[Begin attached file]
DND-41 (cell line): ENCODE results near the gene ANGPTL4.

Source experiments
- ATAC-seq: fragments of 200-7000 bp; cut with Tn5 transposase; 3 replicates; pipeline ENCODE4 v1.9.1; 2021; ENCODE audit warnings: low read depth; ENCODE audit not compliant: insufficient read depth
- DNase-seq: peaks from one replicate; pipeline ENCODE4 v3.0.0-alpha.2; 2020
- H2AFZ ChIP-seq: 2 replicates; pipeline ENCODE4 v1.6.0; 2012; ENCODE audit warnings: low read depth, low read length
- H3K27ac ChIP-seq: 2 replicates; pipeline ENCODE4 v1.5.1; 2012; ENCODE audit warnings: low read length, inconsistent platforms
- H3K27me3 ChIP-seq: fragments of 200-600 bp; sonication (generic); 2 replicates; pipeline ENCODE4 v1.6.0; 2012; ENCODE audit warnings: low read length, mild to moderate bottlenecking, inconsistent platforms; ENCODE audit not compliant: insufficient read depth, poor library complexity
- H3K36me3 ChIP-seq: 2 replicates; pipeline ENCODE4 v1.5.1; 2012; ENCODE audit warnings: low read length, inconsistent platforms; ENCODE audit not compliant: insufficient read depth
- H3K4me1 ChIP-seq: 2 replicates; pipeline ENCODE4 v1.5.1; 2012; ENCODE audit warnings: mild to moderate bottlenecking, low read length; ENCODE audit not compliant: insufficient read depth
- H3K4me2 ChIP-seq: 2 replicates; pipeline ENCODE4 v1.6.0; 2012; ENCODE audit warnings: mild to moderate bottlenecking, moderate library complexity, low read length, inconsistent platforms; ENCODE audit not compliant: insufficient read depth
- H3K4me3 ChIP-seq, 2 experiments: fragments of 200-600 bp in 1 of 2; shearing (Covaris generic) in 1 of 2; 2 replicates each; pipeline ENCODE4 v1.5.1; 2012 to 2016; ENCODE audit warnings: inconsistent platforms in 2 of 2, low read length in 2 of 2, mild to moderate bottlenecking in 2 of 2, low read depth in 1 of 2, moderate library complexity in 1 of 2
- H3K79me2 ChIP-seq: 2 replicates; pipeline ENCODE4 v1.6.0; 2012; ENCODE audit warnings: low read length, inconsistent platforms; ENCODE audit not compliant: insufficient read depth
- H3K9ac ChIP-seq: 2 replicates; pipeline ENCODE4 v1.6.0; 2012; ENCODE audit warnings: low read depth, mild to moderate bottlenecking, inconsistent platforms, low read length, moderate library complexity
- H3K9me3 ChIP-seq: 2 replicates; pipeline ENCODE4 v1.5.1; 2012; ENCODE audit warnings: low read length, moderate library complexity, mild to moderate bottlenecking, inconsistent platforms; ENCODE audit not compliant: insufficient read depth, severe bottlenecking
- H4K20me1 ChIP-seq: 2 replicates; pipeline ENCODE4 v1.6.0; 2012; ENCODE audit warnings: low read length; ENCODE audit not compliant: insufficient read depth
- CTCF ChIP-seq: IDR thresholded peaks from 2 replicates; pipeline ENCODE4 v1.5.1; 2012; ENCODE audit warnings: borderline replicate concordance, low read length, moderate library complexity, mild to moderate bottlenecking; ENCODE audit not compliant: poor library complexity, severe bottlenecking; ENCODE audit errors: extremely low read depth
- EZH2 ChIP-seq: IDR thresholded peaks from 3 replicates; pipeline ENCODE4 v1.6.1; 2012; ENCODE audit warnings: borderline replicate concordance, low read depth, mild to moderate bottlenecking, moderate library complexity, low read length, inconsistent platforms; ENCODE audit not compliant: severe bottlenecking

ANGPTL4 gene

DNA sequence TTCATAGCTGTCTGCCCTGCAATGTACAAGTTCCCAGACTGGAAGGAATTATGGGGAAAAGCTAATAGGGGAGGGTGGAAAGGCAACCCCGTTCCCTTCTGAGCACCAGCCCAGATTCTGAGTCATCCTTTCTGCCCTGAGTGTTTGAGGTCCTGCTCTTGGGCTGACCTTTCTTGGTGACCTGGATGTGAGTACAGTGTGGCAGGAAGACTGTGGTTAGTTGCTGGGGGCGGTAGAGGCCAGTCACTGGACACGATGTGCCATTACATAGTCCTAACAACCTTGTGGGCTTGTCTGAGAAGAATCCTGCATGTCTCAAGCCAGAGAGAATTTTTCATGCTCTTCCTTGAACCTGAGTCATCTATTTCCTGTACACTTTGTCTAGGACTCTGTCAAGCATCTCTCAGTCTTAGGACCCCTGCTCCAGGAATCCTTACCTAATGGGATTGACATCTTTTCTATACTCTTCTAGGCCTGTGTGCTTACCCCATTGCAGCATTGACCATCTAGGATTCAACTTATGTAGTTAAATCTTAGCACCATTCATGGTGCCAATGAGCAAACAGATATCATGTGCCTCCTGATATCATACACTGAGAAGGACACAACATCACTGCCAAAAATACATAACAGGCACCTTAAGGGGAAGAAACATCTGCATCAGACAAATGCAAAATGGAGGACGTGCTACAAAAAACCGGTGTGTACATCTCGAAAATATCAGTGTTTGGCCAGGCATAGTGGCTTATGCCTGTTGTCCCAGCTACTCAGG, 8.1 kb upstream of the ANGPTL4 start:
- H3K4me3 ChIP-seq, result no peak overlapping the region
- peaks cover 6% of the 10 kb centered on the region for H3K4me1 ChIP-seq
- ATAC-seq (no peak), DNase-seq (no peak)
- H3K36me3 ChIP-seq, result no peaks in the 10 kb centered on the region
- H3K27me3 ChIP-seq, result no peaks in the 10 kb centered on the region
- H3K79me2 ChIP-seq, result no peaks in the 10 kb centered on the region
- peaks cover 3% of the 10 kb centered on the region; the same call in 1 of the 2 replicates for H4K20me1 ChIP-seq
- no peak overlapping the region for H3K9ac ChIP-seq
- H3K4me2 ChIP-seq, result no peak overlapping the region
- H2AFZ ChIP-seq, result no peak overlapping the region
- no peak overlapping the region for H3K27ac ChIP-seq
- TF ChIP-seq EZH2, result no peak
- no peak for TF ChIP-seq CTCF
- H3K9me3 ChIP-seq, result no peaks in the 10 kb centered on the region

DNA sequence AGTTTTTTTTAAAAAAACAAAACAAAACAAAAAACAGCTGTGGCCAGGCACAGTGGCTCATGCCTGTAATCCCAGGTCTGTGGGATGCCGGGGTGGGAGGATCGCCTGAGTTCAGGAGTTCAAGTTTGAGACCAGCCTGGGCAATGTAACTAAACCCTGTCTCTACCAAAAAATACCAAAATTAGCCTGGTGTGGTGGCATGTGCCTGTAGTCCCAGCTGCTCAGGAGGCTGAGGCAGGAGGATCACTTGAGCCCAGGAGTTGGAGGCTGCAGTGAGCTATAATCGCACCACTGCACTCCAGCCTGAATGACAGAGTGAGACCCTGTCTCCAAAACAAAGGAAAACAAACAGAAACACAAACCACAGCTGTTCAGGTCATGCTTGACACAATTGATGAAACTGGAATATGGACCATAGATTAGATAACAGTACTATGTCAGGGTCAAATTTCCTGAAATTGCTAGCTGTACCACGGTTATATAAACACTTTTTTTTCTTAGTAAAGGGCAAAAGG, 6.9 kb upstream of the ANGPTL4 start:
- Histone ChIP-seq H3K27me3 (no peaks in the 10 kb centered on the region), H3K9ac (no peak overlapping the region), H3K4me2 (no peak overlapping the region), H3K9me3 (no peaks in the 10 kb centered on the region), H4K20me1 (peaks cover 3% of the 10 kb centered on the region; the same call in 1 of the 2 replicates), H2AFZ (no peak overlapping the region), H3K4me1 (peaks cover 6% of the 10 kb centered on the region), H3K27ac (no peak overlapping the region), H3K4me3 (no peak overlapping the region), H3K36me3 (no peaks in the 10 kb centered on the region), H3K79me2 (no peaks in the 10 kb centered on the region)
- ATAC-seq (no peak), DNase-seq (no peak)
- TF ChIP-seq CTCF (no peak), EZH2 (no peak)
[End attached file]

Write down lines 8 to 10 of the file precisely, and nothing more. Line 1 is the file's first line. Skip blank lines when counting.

- H3K36me3 ChIP-seq: 2 replicates; pipeline ENCODE4 v1.5.1; 2012; ENCODE audit warnings: low read length, inconsistent platforms; ENCODE audit not compliant: insufficient read depth
- H3K4me1 ChIP-seq: 2 replicates; pipeline ENCODE4 v1.5.1; 2012; ENCODE audit warnings: mild to moderate bottlenecking, low read length; ENCODE audit not compliant: insufficient read depth
- H3K4me2 ChIP-seq: 2 replicates; pipeline ENCODE4 v1.6.0; 2012; ENCODE audit warnings: mild to moderate bottlenecking, moderate library complexity, low read length, inconsistent platforms; ENCODE audit not compliant: insufficient read depth